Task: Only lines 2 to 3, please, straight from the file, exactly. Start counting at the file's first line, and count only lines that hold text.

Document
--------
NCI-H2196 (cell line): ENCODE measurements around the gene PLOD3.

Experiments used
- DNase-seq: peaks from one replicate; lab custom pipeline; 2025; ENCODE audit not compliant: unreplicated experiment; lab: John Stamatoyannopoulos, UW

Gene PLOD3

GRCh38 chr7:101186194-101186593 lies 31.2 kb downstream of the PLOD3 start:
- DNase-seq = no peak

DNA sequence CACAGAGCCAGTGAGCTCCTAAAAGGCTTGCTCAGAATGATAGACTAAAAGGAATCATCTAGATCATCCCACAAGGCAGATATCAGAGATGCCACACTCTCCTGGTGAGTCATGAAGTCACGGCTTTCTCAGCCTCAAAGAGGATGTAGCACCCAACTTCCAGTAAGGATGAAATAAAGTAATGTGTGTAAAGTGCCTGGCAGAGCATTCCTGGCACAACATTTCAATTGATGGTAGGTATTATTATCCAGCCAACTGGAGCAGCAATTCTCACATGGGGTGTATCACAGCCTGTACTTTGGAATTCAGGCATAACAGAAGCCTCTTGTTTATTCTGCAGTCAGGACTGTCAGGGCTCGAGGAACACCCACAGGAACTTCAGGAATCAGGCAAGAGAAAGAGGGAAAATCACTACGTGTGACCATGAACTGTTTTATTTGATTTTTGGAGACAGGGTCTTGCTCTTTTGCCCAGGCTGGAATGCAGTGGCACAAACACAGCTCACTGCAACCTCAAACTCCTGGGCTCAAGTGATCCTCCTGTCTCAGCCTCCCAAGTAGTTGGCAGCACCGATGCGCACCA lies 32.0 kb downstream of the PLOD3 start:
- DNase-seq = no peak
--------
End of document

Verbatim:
Experiments used
- DNase-seq: peaks from one replicate; lab custom pipeline; 2025; ENCODE audit not compliant: unreplicated experiment; lab: John Stamatoyannopoulos, UW